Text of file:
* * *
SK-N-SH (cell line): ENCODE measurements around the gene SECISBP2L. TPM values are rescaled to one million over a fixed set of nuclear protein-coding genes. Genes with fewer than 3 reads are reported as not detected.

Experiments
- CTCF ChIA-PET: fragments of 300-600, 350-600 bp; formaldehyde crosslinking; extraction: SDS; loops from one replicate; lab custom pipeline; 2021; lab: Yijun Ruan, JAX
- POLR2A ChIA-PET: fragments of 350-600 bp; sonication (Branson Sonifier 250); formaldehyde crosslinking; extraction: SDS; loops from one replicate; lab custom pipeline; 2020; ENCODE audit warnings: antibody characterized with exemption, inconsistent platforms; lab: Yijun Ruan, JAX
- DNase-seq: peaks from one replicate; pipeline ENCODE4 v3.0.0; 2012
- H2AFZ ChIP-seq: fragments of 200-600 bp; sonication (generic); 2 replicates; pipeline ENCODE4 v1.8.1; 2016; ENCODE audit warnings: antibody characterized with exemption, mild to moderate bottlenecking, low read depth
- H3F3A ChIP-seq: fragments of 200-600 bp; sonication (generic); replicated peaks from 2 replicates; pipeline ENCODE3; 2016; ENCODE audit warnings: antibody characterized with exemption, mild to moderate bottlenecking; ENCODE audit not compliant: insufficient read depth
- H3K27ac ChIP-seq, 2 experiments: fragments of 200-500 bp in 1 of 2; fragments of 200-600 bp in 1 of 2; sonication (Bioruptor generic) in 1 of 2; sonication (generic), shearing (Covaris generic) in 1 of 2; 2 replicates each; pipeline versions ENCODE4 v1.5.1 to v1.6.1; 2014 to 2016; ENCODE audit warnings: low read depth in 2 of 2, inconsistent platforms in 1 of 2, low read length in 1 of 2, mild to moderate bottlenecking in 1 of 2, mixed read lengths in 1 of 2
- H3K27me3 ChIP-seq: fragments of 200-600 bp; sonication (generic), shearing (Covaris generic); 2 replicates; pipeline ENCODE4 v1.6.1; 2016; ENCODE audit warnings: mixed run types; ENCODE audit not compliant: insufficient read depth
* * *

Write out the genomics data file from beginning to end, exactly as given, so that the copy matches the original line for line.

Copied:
SK-N-SH (cell line): ENCODE measurements around the gene SECISBP2L. TPM values are rescaled to one million over a fixed set of nuclear protein-coding genes. Genes with fewer than 3 reads are reported as not detected.

Experiments
- CTCF ChIA-PET: fragments of 300-600, 350-600 bp; formaldehyde crosslinking; extraction: SDS; loops from one replicate; lab custom pipeline; 2021; lab: Yijun Ruan, JAX
- POLR2A ChIA-PET: fragments of 350-600 bp; sonication (Branson Sonifier 250); formaldehyde crosslinking; extraction: SDS; loops from one replicate; lab custom pipeline; 2020; ENCODE audit warnings: antibody characterized with exemption, inconsistent platforms; lab: Yijun Ruan, JAX
- DNase-seq: peaks from one replicate; pipeline ENCODE4 v3.0.0; 2012
- H2AFZ ChIP-seq: fragments of 200-600 bp; sonication (generic); 2 replicates; pipeline ENCODE4 v1.8.1; 2016; ENCODE audit warnings: antibody characterized with exemption, mild to moderate bottlenecking, low read depth
- H3F3A ChIP-seq: fragments of 200-600 bp; sonication (generic); replicated peaks from 2 replicates; pipeline ENCODE3; 2016; ENCODE audit warnings: antibody characterized with exemption, mild to moderate bottlenecking; ENCODE audit not compliant: insufficient read depth
- H3K27ac ChIP-seq, 2 experiments: fragments of 200-500 bp in 1 of 2; fragments of 200-600 bp in 1 of 2; sonication (Bioruptor generic) in 1 of 2; sonication (generic), shearing (Covaris generic) in 1 of 2; 2 replicates each; pipeline versions ENCODE4 v1.5.1 to v1.6.1; 2014 to 2016; ENCODE audit warnings: low read depth in 2 of 2, inconsistent platforms in 1 of 2, low read length in 1 of 2, mild to moderate bottlenecking in 1 of 2, mixed read lengths in 1 of 2
- H3K27me3 ChIP-seq: fragments of 200-600 bp; sonication (generic), shearing (Covaris generic); 2 replicates; pipeline ENCODE4 v1.6.1; 2016; ENCODE audit warnings: mixed run types; ENCODE audit not compliant: insufficient read depth